Arrow-right Camera

Washington Voices

Spokane Valley community garden taking shape

In recent weeks, the food bank at Spokane Valley Partners, 10814 E. Broadway Ave., received seven truckloads of plants from Green Thumb Nursery and four truckloads of plants from PlantLand Nursery. There were tomatoes, herbs, peppers, onions, eggplants and other plants.

Program director Connie Nelson was stunned by how many plants there were – so many the agency shared with other community centers.

“It took up two-thirds of the warehouse,” she said. Along with the plants, the food bank received bags and bags of seeds, which were packaged and distributed to clients interested in growing some of their own food. Fresh produce is a rare find for those who rely on a food bank.

“Nutrition is important,” Nelson said.

Nelson said tough economic times mean changing the way we live. During World War II, when resources were scarce, Americans planted victory gardens to supplement their groceries.

She said that as a food bank, their mission is to not only provide for residents’ health – physically, emotionally and financially – but to provide education to help her clients get out of poverty.

“Sustainable change starts at the grassroots level,” she said.

A community garden has been a dream of Nelson’s. For more than a year, she has been gathering interest in a community garden for her clients and the Spokane Valley community as a whole.

Modern Electric has provided almost 2 ½ acres of land across from Valley Mission Park. She is calling the plot of land Common Ground Gardens for now, but hopes the community will come up with a name to claim ownership of the project.

“I have a vision,” she said. She described a community garden with raised beds for wheelchair accessibility. A gazebo in the garden could provide a place for live music and harvest festivals.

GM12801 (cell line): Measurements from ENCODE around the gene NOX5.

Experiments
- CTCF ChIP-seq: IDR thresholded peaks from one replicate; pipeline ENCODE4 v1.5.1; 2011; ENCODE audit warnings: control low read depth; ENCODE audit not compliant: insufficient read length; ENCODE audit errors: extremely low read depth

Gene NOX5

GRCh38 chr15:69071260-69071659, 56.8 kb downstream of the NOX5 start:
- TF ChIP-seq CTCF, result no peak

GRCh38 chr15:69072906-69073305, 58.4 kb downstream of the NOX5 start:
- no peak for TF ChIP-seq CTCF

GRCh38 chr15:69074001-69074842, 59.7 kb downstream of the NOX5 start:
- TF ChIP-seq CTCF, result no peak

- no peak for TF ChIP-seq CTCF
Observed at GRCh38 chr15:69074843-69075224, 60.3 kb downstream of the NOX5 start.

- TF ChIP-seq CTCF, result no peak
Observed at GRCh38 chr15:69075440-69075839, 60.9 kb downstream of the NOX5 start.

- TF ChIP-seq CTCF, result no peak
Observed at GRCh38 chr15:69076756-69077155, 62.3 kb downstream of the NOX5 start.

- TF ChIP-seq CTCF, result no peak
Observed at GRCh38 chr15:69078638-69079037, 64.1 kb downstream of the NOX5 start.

Nelson has five goals surrounding the project. The first is to increase access of nutritionally dense food to residents in Spokane Valley.

Many people living in poverty live in apartments or property they don’t own. A community garden would provide a place for them to grow their own food – a place that would be there even if they moved.

She said there would be a small fee for residents who would like to work a garden, both to cover irrigation costs and to add a sense of ownership for the garden.

“You paid for that, you own it,” she said.

For those who grow their own produce, she knows they often grow more than their household can use, even after sharing with neighbors or bringing their surplus to the food bank. She said Spokane Valley Partners offers classes – two in English and one in Russian – that specialize in food preservation.

Another goal of the garden is to increase the incomes of local families by creating a farmers market at the garden site. She said she wants to connect the gardeners with local chefs who like to buy fresh, local produce to serve in restaurants.

Creating small businesses is another goal. She said she read about a program that grew from the Los Angeles riots in the early 1990s. A group of high school students created a community garden to improve their neighborhood. They distributed food to their neighbors. From there, some of them created their own salad dressing which they market and sell through grocery stores. She said the skills young people gain from a small business enterprise will help them later in life.

The final goal is to help the food bank depend less on external food vendors. Gardeners can contribute part of their crops to the food bank.

Nelson’s plan is rolling into action. She wants to put together an advisory committee and get the infrastructure of the garden ready to go by February. She hopes that in March, residents can start signing up for plots, in time for spring planting.

She echoes a famous movie when she thinks about the future of Common Ground.

“I truly believe that if we build it, they will come,” she said.

Click here to comment on this story »